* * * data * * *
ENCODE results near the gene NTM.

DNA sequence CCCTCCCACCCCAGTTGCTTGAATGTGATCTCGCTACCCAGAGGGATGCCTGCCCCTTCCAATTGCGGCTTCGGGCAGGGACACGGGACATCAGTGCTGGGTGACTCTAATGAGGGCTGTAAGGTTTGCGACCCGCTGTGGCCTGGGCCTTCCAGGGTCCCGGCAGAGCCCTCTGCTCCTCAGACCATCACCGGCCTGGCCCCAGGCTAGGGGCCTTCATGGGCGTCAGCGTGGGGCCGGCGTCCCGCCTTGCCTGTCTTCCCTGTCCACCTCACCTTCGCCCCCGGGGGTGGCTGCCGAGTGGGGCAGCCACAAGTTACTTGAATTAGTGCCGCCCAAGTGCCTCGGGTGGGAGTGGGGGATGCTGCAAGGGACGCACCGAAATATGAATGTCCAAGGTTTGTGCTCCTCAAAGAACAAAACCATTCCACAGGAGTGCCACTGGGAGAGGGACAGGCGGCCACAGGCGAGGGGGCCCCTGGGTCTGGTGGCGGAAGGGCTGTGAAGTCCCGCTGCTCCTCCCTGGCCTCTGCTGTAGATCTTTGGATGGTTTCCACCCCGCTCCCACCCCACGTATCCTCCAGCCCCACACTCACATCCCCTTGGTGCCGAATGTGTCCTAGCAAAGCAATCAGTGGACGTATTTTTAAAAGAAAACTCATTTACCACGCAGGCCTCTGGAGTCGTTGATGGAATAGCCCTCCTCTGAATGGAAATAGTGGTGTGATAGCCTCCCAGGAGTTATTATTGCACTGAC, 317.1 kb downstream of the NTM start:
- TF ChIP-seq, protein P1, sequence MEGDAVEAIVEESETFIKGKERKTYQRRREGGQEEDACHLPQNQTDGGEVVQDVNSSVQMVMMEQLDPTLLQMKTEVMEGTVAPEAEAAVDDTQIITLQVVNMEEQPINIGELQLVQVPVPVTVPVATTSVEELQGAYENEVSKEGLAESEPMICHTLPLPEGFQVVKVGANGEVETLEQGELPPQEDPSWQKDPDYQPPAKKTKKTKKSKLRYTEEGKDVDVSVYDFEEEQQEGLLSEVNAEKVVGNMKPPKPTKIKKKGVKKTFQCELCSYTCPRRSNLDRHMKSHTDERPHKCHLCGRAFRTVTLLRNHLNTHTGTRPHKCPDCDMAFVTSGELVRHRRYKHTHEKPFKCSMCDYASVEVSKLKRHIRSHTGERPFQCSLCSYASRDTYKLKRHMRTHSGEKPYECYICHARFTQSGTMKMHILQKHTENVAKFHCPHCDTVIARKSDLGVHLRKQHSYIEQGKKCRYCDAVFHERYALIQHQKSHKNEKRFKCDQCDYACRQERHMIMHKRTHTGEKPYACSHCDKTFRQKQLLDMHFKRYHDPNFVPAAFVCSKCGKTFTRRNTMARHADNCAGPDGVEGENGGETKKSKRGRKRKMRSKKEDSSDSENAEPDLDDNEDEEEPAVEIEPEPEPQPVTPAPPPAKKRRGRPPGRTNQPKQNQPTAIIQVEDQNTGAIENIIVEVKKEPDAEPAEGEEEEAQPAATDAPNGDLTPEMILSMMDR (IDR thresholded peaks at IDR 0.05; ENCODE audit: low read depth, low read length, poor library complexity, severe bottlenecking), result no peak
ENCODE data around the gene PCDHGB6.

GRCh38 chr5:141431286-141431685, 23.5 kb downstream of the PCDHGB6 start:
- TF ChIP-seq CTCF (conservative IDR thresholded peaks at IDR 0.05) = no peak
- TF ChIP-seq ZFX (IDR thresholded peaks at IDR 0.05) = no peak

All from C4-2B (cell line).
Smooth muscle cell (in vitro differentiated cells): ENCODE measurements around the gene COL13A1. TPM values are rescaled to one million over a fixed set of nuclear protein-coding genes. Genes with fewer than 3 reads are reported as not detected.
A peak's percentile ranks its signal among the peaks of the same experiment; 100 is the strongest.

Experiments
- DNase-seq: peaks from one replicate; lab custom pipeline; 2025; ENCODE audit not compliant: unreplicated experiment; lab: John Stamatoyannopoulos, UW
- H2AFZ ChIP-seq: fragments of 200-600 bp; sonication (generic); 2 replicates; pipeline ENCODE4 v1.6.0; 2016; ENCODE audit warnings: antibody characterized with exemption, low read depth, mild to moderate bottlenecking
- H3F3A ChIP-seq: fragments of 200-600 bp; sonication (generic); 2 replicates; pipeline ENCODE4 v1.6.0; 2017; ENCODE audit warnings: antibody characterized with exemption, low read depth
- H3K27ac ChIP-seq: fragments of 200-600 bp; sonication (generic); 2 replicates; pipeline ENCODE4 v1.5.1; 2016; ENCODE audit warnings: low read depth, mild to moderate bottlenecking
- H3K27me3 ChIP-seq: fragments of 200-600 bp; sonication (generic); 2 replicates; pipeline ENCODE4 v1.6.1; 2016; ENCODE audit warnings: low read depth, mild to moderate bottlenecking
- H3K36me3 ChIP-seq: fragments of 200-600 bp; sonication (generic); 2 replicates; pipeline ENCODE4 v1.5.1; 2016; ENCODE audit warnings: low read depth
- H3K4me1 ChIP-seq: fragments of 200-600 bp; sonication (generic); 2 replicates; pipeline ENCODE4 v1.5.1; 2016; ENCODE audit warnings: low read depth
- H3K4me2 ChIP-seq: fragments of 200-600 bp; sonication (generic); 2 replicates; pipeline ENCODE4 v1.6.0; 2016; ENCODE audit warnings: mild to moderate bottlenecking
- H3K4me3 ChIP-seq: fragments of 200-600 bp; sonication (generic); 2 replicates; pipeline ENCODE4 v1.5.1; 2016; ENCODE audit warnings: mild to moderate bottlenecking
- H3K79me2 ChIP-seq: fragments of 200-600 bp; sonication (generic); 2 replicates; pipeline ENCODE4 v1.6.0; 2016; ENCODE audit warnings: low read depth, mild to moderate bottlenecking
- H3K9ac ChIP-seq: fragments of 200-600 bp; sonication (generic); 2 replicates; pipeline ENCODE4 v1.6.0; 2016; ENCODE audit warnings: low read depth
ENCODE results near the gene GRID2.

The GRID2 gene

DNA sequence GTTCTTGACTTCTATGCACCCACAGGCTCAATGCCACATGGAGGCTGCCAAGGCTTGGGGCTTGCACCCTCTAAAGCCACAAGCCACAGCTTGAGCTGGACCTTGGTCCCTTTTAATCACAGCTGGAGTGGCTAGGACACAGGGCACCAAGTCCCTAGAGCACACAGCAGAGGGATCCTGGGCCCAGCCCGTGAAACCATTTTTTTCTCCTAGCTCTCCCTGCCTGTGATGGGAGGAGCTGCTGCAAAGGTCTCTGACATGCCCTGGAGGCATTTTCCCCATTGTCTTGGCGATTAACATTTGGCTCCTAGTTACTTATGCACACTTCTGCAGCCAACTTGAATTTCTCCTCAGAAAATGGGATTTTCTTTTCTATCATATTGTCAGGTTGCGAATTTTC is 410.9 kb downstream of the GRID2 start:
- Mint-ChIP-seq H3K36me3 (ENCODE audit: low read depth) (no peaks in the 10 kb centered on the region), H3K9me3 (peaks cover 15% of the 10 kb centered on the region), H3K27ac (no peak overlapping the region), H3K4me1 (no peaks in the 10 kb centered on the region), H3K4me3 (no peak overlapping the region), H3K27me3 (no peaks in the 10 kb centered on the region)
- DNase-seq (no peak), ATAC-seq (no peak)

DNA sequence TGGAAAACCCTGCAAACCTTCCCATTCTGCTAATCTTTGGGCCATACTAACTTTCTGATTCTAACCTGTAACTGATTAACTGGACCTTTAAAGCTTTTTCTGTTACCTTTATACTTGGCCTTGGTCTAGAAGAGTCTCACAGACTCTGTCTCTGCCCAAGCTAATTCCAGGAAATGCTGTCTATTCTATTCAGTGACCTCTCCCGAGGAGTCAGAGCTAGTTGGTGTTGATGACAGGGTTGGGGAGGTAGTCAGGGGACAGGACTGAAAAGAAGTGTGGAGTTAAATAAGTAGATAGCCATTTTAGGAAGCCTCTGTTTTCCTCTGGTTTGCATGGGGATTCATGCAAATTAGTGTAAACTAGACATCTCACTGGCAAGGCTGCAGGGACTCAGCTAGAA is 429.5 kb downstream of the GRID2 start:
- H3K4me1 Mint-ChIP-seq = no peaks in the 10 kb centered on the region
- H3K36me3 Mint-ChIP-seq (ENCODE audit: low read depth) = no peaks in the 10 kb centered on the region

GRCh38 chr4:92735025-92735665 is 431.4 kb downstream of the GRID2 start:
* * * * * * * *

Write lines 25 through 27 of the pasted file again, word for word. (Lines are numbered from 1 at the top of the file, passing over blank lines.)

DNA sequence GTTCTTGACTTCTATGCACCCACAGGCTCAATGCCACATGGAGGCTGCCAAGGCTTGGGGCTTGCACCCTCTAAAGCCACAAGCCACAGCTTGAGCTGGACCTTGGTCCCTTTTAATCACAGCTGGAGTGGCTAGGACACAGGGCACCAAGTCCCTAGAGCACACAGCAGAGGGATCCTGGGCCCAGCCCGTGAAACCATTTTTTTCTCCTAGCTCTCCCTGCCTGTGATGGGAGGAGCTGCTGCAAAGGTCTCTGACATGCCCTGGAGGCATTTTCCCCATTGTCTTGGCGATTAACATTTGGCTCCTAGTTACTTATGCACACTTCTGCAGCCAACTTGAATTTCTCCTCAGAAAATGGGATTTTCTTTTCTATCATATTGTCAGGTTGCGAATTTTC is 410.9 kb downstream of the GRID2 start:
- Mint-ChIP-seq H3K36me3 (ENCODE audit: low read depth) (no peaks in the 10 kb centered on the region), H3K9me3 (peaks cover 15% of the 10 kb centered on the region), H3K27ac (no peak overlapping the region), H3K4me1 (no peaks in the 10 kb centered on the region), H3K4me3 (no peak overlapping the region), H3K27me3 (no peaks in the 10 kb centered on the region)
- DNase-seq (no peak), ATAC-seq (no peak)